The second part, or manifestation, of the new pathways is where we are, right next door, and that is the so-called ‘services plurilateral’. We now have around 45 countries if you count each of the Member States of the EU, involved in the services plurilateral, who are responsible for 70 per cent of global GDP and 70 per cent of global trade in services. And there there’s been good progress in settling the so-called architecture, or the design features, of this agreement. That, then, paves the way to get into the actual negotiations. A lot of work has been done on this in the past so we are not starting from scratch. But the idea again is to get a credible agreement and expand that in two ways: one, in ambition; and two, in membership. It’s generally agreed that this needs to be capable of being multilateralised so more and more countries would join. There is a model for that with the Information Technology Agreement and the Government Procurement Agreement. Both are under the auspices of the WTO; both are plurilateral; both have been expanded in scope and membership over time. So we can see a model way of proceeding with a services plurilateral.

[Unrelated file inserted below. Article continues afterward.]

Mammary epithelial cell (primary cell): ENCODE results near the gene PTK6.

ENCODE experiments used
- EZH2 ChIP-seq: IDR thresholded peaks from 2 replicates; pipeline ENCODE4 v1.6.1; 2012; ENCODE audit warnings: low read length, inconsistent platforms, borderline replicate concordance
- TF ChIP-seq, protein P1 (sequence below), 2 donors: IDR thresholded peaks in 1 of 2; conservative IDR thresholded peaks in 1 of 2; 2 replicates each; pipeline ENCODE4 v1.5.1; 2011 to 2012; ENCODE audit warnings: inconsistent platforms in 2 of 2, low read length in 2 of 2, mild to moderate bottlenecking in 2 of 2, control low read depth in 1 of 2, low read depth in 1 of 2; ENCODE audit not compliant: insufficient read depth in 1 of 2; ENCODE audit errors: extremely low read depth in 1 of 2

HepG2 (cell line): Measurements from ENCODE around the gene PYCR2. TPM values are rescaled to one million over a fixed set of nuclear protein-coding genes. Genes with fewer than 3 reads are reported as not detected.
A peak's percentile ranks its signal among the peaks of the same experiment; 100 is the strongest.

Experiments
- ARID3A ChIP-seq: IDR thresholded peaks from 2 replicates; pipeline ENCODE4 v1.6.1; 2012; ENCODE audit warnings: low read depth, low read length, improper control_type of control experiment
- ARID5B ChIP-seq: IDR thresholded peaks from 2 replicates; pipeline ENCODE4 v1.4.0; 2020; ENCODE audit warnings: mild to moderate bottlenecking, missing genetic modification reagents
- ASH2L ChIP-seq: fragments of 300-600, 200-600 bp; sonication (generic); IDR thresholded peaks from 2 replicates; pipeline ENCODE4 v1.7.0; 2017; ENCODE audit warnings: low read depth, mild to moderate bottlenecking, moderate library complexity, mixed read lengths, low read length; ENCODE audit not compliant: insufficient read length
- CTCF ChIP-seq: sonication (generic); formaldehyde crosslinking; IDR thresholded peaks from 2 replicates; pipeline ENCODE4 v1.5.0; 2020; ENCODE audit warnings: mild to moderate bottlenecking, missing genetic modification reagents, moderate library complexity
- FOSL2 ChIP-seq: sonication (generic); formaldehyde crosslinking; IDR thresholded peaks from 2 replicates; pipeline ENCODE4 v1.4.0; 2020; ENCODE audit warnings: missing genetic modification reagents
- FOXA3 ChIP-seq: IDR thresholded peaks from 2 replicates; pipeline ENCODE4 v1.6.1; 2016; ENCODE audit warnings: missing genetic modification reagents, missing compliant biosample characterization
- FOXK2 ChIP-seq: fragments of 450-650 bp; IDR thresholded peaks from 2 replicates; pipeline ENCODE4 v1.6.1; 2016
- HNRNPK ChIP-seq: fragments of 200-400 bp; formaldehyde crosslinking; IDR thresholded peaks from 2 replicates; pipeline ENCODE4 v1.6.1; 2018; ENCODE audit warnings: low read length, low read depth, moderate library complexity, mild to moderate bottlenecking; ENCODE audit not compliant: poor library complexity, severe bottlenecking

MILES: On the first half, on trade facilitation and agriculture, have you given yourself an easy ride and been just talking to the coalition of the willing who think it’s a goer? Or have you also been talking to some of the more difficult ones, the holdouts, the Indians, the LDCs?